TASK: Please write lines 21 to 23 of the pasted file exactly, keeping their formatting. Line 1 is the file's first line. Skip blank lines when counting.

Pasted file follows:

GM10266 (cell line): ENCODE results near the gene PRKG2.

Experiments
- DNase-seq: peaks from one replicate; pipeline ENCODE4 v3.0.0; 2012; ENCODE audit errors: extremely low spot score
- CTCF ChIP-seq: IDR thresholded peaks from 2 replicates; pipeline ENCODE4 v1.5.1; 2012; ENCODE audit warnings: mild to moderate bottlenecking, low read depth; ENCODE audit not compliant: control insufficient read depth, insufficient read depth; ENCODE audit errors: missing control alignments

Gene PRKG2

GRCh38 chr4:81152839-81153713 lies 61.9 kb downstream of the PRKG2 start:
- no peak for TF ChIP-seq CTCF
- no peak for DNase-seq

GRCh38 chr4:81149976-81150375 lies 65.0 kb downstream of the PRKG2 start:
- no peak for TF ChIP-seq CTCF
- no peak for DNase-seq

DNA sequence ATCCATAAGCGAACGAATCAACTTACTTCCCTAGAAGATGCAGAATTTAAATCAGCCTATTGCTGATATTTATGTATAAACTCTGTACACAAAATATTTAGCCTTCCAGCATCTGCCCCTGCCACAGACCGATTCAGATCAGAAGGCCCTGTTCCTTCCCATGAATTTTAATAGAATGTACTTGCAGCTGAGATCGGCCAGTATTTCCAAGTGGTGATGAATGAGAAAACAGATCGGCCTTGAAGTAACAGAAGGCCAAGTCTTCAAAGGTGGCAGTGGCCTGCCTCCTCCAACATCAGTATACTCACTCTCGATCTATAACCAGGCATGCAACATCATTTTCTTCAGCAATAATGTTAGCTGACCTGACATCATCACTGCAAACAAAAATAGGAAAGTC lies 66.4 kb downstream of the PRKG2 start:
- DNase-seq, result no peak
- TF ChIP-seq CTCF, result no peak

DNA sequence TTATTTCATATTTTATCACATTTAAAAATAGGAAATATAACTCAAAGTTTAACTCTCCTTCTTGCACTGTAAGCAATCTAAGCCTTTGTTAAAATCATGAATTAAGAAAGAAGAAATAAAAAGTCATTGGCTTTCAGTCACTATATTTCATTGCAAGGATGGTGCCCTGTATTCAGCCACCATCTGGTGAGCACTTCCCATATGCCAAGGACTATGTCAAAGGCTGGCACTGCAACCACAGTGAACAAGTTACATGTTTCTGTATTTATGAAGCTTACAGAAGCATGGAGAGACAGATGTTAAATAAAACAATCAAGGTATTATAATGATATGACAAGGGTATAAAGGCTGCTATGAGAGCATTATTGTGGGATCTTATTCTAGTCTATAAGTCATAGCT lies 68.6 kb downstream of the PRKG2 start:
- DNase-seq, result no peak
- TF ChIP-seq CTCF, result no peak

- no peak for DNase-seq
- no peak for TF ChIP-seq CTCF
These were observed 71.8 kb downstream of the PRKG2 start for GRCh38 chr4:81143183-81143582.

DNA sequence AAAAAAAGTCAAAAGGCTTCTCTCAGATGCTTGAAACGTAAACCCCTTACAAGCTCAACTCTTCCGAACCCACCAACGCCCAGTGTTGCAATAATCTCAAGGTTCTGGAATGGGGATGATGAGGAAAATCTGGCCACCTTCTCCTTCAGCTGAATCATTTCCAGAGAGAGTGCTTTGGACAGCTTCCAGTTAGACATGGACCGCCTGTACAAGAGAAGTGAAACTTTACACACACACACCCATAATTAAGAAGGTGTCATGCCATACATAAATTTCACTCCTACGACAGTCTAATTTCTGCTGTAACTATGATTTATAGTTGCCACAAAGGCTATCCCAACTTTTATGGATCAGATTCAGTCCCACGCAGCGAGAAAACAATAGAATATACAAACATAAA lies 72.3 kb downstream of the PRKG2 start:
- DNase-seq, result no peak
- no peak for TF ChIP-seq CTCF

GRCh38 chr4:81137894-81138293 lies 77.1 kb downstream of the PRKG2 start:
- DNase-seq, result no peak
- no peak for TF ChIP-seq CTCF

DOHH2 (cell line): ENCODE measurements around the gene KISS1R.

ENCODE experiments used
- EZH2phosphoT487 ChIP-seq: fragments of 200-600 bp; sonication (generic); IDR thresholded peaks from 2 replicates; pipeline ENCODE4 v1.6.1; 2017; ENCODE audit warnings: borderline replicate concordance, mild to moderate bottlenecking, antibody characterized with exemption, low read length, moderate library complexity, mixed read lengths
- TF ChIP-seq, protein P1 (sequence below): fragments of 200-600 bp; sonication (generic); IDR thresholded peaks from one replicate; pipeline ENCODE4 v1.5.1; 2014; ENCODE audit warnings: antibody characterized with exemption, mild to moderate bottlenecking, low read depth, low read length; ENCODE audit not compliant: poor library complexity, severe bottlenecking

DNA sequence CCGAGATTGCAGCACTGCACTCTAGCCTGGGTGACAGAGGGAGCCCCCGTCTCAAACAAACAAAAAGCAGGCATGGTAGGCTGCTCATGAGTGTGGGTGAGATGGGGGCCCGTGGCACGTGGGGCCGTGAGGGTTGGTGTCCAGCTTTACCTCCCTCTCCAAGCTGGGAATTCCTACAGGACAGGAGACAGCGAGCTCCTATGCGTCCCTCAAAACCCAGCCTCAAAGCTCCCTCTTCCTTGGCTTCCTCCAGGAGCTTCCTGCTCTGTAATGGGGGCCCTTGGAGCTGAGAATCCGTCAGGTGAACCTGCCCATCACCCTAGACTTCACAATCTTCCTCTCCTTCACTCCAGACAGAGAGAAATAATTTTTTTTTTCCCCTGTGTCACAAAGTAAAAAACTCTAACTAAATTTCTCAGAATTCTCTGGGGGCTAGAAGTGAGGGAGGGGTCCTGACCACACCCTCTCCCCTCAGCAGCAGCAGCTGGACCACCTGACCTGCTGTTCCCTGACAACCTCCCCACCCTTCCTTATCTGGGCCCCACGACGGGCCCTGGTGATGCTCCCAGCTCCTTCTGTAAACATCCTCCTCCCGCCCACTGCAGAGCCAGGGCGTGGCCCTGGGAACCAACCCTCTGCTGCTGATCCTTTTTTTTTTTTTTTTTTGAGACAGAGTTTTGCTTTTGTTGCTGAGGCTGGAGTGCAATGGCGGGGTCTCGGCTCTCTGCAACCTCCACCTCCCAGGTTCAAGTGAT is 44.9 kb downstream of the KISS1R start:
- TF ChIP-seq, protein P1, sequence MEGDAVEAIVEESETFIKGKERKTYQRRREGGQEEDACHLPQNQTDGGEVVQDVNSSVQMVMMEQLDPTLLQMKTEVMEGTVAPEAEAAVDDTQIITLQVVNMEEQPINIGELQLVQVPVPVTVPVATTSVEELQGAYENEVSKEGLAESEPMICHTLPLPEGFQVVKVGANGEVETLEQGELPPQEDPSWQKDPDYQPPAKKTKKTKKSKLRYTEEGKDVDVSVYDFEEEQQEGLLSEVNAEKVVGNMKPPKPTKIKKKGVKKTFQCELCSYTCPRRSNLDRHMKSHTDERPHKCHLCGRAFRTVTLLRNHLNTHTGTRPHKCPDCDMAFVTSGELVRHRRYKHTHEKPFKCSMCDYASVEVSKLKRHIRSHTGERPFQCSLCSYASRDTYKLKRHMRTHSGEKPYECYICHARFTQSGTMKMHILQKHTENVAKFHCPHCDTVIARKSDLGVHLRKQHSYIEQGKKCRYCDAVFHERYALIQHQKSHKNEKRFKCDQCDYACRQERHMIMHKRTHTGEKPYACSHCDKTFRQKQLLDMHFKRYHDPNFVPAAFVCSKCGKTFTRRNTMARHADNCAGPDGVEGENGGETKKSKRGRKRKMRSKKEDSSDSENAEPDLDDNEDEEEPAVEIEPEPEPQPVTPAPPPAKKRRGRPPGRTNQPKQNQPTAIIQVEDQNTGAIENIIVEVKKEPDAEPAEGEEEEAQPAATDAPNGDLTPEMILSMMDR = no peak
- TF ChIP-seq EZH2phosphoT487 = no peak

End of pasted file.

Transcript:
DNA sequence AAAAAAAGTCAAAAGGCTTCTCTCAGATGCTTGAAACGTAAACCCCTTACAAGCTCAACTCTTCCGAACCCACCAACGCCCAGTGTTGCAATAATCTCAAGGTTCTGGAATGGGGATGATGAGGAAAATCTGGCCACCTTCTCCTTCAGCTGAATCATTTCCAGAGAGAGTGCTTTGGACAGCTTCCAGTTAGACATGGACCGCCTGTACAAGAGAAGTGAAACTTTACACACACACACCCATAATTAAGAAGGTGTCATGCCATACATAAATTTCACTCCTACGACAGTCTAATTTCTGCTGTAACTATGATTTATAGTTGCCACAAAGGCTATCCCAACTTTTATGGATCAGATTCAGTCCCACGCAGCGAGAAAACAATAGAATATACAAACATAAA lies 72.3 kb downstream of the PRKG2 start:
- DNase-seq, result no peak
- no peak for TF ChIP-seq CTCF